In mid-November, EyeWonder created a banner ad for Fox Home Entertainment’s “Fight Club” Blu-Ray DVD release with a unique Facebook tie-in. The new format used Facebook’s Connect APIs to let users insert their Facebook content into a Fight Club video clip directly within the rich media banner.
The application violated a Facebook advertising restriction and was taken down after a short time — the first such occurrence at Facebook Connect, according to Malorie Lucich, a Facebook spokeswoman. “Ads can’t display user data, such as name or profile or photo,” she said. “It’s permissible to post user content on a standalone site, but not within an ad.”
The distinction is something marketers must take into account before they utilize Facebook Connect.
Lucich said Facebook is an open platform that is widely used, but when marketers violate a regulation the site intervenes. “We get in touch with the developer and work with them to get in compliance or we remove the ad. We allow them to continue using the restricted material on a standalone site,” she said.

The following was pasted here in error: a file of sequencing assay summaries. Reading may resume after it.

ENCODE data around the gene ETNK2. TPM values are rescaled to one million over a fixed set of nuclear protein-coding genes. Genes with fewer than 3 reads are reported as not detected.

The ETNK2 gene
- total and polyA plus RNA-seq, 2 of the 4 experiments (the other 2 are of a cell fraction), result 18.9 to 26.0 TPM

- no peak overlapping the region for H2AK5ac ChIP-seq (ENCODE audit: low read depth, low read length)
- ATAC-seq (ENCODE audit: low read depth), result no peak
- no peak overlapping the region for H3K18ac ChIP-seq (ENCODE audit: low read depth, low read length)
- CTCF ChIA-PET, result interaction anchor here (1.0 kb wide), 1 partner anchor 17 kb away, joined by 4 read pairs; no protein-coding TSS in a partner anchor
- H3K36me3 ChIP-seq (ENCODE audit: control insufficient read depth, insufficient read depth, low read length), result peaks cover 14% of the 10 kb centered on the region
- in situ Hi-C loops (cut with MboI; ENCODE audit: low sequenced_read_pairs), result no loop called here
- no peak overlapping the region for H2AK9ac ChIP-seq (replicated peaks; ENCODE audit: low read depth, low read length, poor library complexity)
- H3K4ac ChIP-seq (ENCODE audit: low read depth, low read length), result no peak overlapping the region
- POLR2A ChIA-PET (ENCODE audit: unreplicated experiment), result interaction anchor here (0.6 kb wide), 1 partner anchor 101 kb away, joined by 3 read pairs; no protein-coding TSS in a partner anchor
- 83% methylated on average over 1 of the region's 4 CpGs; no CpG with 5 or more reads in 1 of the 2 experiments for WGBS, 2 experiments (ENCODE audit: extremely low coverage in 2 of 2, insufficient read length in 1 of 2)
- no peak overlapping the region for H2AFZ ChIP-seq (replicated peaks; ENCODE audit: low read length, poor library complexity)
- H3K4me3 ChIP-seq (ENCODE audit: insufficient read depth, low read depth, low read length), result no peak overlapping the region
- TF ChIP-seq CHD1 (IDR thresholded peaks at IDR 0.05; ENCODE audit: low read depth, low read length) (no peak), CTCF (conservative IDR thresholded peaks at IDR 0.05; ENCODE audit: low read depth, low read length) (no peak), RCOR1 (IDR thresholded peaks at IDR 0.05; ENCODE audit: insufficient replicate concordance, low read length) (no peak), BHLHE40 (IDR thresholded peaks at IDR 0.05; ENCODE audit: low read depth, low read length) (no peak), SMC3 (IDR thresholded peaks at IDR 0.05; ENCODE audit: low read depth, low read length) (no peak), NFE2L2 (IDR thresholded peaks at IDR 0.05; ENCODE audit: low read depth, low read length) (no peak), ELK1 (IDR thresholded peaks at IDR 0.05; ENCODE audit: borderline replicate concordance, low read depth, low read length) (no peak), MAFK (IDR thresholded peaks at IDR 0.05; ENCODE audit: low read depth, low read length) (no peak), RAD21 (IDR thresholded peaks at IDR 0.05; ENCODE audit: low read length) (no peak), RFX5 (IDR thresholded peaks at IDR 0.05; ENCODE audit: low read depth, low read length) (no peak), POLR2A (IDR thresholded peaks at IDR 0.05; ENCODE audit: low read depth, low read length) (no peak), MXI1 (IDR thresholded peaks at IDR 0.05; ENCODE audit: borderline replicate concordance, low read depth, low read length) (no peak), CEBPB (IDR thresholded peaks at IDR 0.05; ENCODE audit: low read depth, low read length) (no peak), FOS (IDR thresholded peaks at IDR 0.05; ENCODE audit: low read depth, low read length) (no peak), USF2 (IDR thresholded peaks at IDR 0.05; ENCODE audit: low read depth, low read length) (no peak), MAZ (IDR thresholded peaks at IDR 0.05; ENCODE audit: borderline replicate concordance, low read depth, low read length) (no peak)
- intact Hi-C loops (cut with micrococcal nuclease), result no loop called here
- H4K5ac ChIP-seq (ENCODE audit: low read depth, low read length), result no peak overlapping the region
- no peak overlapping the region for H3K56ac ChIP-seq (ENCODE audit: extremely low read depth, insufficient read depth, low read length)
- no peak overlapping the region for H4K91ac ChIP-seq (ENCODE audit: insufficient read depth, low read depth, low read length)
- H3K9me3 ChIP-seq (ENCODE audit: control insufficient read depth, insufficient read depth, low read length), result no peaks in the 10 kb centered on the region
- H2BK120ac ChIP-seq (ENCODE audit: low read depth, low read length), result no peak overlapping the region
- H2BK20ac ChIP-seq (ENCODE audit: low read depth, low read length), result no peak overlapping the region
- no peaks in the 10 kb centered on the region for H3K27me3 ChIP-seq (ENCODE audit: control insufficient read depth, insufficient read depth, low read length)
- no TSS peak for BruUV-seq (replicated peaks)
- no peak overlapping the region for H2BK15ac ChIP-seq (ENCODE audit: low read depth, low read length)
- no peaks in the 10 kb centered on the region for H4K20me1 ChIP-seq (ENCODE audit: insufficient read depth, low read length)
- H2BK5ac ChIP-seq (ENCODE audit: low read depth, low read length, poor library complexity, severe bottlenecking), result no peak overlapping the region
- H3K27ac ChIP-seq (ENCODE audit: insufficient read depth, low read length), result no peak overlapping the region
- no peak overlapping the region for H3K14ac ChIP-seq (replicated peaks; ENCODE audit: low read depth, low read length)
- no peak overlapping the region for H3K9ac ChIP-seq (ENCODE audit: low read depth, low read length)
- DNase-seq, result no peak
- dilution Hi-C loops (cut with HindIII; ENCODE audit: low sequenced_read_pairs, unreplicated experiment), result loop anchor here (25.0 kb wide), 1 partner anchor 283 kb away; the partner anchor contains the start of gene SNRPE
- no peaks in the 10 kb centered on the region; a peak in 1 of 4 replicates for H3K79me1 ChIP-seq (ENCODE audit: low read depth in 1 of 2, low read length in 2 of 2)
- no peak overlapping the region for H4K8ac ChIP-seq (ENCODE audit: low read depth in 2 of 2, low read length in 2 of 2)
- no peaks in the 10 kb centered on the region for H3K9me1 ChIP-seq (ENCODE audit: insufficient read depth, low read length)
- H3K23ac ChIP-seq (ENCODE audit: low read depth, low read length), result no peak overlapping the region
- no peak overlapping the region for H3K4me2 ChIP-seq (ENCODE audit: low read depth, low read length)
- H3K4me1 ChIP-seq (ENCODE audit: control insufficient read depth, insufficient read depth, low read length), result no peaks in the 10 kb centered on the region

The Fox Home Entertainment ad was an EyeWonder unit created by Moxie Interactive. After it launched, Mike Rosner, EyeWonder’s SVP of global sales, said it was the first time Facebook Connect has been used to play an ad. “Instead of taking the assets and pushing them out in a widget, we used personal content to pull it in,” he said. “You log into Facebook, it goes through the pictures and the next time through it pulls your name and pulls you into the ad. Users love to see their own content, so it’s a very engaging experience.”
But the execution didn’t fly with Facebook, which publishes a long list of advertising regulations, including one that says, “Your ads may not display user data, such as user names or profile photos, whether that data was obtained from Facebook or otherwise.”
Rosner originally said EyeWonder was anxious to use the application with other clients, but now that idea is on hold. An EyeWonder spokeswoman declined to comment further. “We don’t want to go into what happened in the past. We want to take a fresh approach with Facebook; they’re a strategic partner,” she said.
Moxie Interactive also declined comment.
Debra Aho Williamson, an eMarketer analyst, noted several recent campaigns have successfully used Facebook Connect to achieve similar ends by hosting mash-up video clips on a destination site. She pointed to Discovery Channel’s Shark Week campaign, Frenzied Waters, which pulled a variety of personal Facebook Connect data into a video of a shark attack in which the victim is the Facebook member. She said that campaign, and similar ones from MasterCard and Adidas, proves that Facebook Connect “is bringing personal content outside of Facebook to other Web sites.”